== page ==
News

AddToAny

Google+ Facebook Twitter Twitter

“Superbug spreading undetected”

A superbug resistant to all known antibiotics is spreading undetected through hospital wards across the world, it is claimed.

Researchers at the University of Melbourne discovered three variants of the multidrug-resistant bug in samples from 10 countries, including strains in Europe that cannot be reliably tamed by any drug currently on the market.

Ben Howden, Director of the university’s Microbiological Diagnostic Unit Public Health Laboratory, said: “We started with samples in Australia but did a global snapshot and found that it’s in many countries and many institutions around the world. It seems to have spread.”

The bacteria, known as “Staphylococcus epidermidis”, is related to the better-known and more deadly MRSA. It’s found naturally on human skin and most commonly infects the elderly, or patients who have had prosthetic materials implanted, such as catheters and joint replacements.

The team looked at hundreds of S. epidermidis specimens from 78 hospitals worldwide. They found some strains of the bug made small DNA changes that led to resistance to the most common antibiotics.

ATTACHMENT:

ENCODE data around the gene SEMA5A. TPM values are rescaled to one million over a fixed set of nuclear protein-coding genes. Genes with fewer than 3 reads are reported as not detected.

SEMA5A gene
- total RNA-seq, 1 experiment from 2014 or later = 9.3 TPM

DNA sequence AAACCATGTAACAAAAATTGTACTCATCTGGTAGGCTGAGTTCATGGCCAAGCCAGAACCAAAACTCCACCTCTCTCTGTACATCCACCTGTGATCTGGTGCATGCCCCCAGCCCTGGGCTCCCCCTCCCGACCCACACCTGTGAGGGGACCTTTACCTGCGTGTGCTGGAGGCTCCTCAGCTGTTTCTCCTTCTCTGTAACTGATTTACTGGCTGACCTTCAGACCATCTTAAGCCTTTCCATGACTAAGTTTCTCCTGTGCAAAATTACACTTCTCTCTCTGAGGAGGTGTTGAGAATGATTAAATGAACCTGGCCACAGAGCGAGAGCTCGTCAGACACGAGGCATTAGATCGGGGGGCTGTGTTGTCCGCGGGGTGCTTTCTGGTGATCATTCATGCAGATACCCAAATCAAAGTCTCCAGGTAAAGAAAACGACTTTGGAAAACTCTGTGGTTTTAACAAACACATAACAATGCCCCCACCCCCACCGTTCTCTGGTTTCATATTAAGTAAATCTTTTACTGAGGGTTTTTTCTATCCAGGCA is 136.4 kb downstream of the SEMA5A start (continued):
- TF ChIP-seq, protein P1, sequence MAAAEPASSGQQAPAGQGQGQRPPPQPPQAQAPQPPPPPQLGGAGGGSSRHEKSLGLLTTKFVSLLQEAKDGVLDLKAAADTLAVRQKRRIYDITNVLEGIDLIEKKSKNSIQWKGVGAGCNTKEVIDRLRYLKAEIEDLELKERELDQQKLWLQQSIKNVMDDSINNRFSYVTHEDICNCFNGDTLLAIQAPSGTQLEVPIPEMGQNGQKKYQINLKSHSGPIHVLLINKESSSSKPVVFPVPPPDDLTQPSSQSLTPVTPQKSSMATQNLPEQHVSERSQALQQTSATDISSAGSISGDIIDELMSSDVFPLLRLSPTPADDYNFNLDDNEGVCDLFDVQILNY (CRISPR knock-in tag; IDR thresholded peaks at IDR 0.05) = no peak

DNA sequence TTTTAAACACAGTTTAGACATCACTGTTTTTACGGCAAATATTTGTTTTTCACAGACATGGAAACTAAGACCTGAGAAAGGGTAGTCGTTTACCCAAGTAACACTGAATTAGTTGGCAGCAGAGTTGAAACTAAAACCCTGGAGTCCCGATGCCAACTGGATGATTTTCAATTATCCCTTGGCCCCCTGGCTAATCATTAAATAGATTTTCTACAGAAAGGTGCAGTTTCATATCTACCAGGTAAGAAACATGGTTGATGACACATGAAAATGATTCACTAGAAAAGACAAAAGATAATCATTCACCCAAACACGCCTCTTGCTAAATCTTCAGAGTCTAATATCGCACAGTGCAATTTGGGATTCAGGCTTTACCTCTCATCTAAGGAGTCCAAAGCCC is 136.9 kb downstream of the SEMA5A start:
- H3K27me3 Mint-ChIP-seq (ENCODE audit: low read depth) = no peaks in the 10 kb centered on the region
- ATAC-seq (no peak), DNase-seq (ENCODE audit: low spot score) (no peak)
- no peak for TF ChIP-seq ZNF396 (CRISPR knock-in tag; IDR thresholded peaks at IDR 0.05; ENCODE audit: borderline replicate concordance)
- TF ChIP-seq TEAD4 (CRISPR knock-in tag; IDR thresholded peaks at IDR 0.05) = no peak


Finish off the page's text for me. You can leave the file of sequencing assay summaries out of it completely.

Related Articles

Fungus might play role in Crohn’s disease

A fungus commonly found in human hair follicles also resides in the gut and might play a role in Crohn’s disease, it is reported.

“US misinformation causes epidemic”

The US reported more measles cases in the first two months of this year than in all of 2017, with public health officials blaming “misinformation” for the growing epidemic.

My ibms Samples iStock

The journey of a sample

For Healthcare Science Week, which ran from 8 to 17 March, the IBMS made three videos that detail what happens to samples given at GP surgeries.

New ideas and approaches

Jackie Longbone, Deputy Head of Service for Microbiology and Infection at Frontier Pathology, explains the benefits of welcoming overseas PhD students.

Top